Case number: OIC-56261-P5H9S7
11 December 2019
The applicant in this case has been represented by her solicitors from the outset. Accordingly, all references to correspondence with the applicant should be taken to include correspondence with her solicitors acting on her behalf. On 6 June 2019, the applicant sought a copy of the entire file held by the Council’s Environmental Section in relation to the applicant’s property arising from a complaint made.
On 5 July 2019, the Council part-granted the request, relying on sections 35(1)(a) and 42(m)(i) of the FOI Act to redact or withhold certain records. The applicant sought an internal review of the decision to redact and withhold records 3, 7 and 10 on 16 July 2019, following which the Council affirmed the original decision. The applicant sought a review by this Office of the Council’s decision on 3 September 2019.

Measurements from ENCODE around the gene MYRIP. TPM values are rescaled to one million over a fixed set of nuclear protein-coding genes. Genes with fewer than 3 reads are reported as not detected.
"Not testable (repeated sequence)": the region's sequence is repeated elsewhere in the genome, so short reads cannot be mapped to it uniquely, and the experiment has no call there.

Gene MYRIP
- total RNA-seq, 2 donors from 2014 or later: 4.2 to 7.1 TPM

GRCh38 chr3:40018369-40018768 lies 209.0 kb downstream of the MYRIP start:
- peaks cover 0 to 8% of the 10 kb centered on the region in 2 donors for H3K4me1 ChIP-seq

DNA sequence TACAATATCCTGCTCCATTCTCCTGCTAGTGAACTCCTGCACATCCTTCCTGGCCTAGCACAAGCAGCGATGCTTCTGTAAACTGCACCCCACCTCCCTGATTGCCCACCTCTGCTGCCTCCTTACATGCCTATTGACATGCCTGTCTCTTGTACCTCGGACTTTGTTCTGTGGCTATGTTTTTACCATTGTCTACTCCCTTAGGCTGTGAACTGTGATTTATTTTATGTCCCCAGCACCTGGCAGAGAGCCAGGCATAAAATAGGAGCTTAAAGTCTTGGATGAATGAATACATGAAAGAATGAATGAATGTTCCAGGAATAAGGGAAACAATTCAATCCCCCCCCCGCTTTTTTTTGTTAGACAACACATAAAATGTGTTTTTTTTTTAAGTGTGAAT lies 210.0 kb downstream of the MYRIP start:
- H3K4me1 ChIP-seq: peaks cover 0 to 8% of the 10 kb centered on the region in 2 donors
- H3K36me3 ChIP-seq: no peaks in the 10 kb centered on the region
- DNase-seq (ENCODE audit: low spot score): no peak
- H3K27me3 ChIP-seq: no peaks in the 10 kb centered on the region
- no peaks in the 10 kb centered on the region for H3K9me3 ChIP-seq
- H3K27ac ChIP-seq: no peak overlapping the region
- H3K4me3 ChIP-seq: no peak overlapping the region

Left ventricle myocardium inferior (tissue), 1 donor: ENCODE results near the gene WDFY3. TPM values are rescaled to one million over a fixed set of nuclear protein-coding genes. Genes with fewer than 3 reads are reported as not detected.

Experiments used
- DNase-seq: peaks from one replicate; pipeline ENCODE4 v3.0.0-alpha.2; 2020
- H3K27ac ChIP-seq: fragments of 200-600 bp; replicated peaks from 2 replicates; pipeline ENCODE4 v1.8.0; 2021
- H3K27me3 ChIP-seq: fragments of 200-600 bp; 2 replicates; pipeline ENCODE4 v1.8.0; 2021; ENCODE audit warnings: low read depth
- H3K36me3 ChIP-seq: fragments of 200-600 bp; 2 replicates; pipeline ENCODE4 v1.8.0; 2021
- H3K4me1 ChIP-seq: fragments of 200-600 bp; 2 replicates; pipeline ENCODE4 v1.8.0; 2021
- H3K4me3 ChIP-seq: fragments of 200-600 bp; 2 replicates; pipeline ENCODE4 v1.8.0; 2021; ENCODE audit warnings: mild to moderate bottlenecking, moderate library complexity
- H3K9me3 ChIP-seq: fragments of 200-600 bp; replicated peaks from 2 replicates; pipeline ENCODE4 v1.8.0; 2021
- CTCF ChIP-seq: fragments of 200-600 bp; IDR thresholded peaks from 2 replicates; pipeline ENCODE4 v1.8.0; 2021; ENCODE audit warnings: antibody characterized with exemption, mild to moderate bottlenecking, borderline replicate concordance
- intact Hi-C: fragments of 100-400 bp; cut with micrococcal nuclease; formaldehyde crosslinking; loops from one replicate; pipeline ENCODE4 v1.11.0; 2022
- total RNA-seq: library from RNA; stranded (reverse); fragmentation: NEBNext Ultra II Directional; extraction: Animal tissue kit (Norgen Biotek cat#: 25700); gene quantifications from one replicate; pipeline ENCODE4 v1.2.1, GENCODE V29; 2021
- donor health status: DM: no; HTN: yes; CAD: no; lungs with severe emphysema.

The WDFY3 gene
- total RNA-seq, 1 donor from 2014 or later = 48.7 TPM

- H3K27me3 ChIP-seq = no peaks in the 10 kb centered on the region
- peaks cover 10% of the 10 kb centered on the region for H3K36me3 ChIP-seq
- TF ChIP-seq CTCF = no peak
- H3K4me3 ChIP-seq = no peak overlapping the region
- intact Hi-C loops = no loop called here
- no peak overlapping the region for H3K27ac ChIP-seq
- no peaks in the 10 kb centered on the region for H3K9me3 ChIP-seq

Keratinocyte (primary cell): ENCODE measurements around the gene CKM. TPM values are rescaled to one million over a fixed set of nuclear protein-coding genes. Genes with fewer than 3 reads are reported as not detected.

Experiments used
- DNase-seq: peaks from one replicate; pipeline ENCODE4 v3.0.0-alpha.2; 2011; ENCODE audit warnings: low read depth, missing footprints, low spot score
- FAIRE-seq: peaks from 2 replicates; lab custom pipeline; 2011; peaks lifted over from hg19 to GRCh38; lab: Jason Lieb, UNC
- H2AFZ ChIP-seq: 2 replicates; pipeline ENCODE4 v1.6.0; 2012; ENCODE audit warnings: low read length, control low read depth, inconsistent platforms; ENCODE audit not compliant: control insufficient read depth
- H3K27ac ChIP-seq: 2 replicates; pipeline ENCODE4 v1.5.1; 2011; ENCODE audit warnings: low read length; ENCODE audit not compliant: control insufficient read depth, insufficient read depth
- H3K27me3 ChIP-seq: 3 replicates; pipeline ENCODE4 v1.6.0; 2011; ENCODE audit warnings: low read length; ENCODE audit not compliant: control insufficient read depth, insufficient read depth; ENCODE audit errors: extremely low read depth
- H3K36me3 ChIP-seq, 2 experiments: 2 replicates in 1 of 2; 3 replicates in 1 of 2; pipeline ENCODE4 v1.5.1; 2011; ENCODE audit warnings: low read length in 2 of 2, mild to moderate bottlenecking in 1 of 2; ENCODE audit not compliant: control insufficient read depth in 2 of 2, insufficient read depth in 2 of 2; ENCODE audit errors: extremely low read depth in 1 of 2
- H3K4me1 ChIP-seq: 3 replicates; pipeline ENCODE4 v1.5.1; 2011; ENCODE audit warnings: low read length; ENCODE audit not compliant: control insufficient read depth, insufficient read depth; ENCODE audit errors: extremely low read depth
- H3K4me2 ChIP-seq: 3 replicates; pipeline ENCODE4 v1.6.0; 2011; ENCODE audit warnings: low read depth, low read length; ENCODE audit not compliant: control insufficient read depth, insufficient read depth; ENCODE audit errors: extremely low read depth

During the course of the review, the Council identified and released one further relevant record with certain redactions.
I have now completed my review in accordance with section 22(2) of the FOI Act. In carrying out my review, I have had regard to correspondence between the applicant and the Council as outlined above and to the correspondence between this Office and both the applicant and the Council on the matter. I have also had regard to the contents of the relevant records. I have decided to conclude this review by way of a formal binding decision. In referring to the records at issue, I have adopted the numbering system used by the Council in the schedule of records it prepared when processing the request.